Brightly Burning Galaxies

25 September 2015

Simulated distribution of galaxies across the infrared luminous region, at a given instance in time. Robert Thompson (NCSA)
Simulated distribution of galaxies across the infrared luminous region, at a given instance in time.

A candle that burns twice as bright burns half as long, so the saying goes. We’ve thought of galaxies in the same way, in that the brightest galaxies (ones with high rates of star production) are likely in a cosmologically brief period of high activity. But new computer models suggest that might not be the case.1

Typically the brightest galaxies are ones that have undergone a collision with another galaxy. When two galaxies collide, the gas and dust in those galaxies interact, triggering the production of new stars. This causes the galaxy to brighten, but typically only lasts about 100 million years, which is fairly short on the cosmic scale. But what about the brightest galaxies in the early universe?

These early bright galaxies aren’t bright in the visible spectrum because of their high redshift. Instead they are brightest at wavelengths below a millimeter. For this reason they are known as submillimeter galaxies. They are typically quite large, with masses of about 100 Milky Ways, and are producing stars at a rate of about 1,000 per year. This is far more active than more modern bright galaxies. One could imagine that, like modern galaxies, their intense star production is short lived. But computer simulations of these monstrous galaxies found something interesting.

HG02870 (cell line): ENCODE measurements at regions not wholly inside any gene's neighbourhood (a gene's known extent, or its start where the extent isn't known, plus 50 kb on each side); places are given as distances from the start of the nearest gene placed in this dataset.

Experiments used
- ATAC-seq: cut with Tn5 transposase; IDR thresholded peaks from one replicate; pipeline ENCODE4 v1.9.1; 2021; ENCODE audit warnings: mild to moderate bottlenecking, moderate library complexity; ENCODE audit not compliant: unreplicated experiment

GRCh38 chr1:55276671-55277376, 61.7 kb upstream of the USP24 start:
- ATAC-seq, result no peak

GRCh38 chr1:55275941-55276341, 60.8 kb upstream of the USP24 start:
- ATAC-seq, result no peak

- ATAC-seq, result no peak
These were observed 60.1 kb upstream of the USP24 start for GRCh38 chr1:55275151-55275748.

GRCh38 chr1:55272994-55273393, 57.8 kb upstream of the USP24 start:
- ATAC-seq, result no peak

Rather than producing stars in a rapid flurry, the model galaxies produced stars over a period of a billion years. In a region of rapid star production cold gas and dust surrounding the region is pushed outward by the radiant pressure of the region. Once star production slows, the surrounding gas and dust collapses inward again, producing a new round of star production. This ebb and flow of gas and dust allows for a steady production of new stars. The team also found that these large galaxies could fragment into clusters of smaller galaxies, which would imply that submillimeter galaxies are the precursors to the large superclusters of galaxies we observe more locally.

So perhaps submillimeter galaxies are like galactic nurseries, producing clusters of galaxies similar to the way stellar nurseries produce clusters of stars.

  1. Narayanan, Desika, et al. “The formation of submillimetre-bright galaxies from gas infall over a billion years.” Nature 525.7570 (2015): 496-499. ↩︎